“With much of his caseload involving real estate, construction and land-use - along with spats involving public entities such as CalTrans - he deals with plenty of aggrieved individuals. And he does so effectively and efficiently, say lawyers who repeatedly use his services.”

- The Recorder, Judicial Profiles 

ARBITRATION. Governments, companies and individuals have engaged Ron to settle their fights quickly and fairly with a binding decision more final than going to trial. Ron normally serves as sole arbitrator or as panel chair, ruling on arbitral jurisdiction, disputed discovery, proper parties, summary judgment, and other important procedural motions.

Examples of typical cases include:·

  • Numerous construction lawsuits between business and government entities
  • Dozens of construction and real property cases for the State of California, through its Office of Administrative Administrative Hearings and Department of Consumer Affairs
  • Claims and counterclaims by a public university campus and a construction company over a new library and computer center
  • A bitter dispute between two top commercial lenders over royalties from well-known popular music, and
  • Claims and counterclaims over major damage to a national secure data center - conducted as sole arbitrator simultaneously in two financial capitals by video, with lawyers and witnesses in both cities.

MEDIATION. Ron has mediated a wide range of cases - from international business disputes, to civil rights, to couple and family relations, to high-profile community and government entity cases. In virtually every case the parties have found they could craft a voluntary legally-binding settlement resolving all issues. Ron has specialized in disputes involving buildings and land, especially between joint owners and business partners.

Examples of larger scale, high profile public entity disputes successfully mediated include:

  • A twelve-year public battle between the City of Berkeley and an entire redevelopment-targeted neighborhood it had purchased, including demonstrations, death threats, and local ballot measures
  • A public fight between the County of Marin, a builder, adjoining neighbors, and the neighborhood association, in which all parties were headed to Federal Court, and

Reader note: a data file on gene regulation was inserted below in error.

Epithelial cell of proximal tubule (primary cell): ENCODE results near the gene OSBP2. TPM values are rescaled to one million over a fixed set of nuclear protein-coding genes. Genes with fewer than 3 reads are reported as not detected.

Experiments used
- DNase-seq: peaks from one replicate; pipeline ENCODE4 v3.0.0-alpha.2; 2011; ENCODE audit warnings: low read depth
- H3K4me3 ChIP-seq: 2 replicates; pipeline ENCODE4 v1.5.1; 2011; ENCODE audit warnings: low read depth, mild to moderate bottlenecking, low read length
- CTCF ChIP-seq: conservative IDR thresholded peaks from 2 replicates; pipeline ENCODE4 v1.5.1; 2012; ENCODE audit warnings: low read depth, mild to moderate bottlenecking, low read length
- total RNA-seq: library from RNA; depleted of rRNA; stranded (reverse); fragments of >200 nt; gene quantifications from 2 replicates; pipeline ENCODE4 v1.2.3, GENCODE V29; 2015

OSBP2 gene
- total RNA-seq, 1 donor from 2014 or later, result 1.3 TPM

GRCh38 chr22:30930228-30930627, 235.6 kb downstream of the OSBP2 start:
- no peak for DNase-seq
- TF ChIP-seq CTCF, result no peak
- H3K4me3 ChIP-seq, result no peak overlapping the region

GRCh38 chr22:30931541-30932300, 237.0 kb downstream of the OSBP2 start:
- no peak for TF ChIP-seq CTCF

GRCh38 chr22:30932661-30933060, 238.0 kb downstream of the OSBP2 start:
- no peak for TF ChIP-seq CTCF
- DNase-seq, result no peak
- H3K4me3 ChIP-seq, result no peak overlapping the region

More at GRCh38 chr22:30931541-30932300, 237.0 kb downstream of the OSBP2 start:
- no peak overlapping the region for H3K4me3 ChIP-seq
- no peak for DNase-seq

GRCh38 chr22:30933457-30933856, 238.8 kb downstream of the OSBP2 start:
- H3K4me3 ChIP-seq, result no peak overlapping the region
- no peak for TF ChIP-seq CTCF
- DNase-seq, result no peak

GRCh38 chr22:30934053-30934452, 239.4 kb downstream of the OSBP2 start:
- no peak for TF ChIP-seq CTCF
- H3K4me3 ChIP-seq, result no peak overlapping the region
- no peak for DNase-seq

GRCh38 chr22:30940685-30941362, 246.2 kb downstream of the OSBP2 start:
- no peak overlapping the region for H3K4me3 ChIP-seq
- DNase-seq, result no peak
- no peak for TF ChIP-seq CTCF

• An intense dispute between a hundred businesses, four neighborhood associations and three city departments.

Examples of typical commercial disputes successfully mediated include:

  • Many cases involving construction and alteration of corporate headquarters, manufacturing and warehousing facilities
  • A high-emotion lawsuit on the eve of trial between the buyers, sellers, and builders of an upscale Marin estate, and
  • The imminent collapse of a highly successful corporation because of a pitched battle between the two top executives.

HYBRID AND CUSTOM-DESIGNED PROCESSESYou can arrange specialized phone, video, and online sessions so no one ever has to travel. You can agree to limit your risk. You can create the customized process that best fits the size and nature of your case. Ron has been conducting a wide variety of hybrid ADR processes for decades, and strongly recommends you consider the example below.

Example - sophisticated parties have found that the following hybrid process combined the best aspects of both mediation and arbitration:

  • Suppose you really want your matter settled. You also want to minimize your risk that much wider claims and counterclaims could be filed in court or arbitration.
  • In the mediation phase you resolve as many issues as possible. You get as close as you can on any remaining ones. In the unlikely event a gap remains, you submit only your small remaining differences to an arbitrator instead of starting over with unlimited claims exposure.
  • You restrict your arbitrator’s authority to basing the award only on your last offer or the other side’s, just like the process top professional athletes use. The power of this process is that each side naturally submits their most reasonable final offer to maximize chances the matter will be decided on their terms.
  • Do you have confidence in your mediator's ethical commitment to confidentiality? Do you trust your neutral to consider only the evidence properly submitted if they also conduct a later arbitration? Then you can skip the considerable time and expense of having to present your facts, circumstances and preexisting documents all over again to a new arbitrator. You will need to agree clearly in writing exactly which mediation communications, if any, you authorize your neutral to consider in the arbitration phase. The very different laws and ethics that apply in different phases also must be carefully observed.
  • You can have a very short and inexpensive arbitration and still be sure your dispute will be settled, so you’re free to get on with life.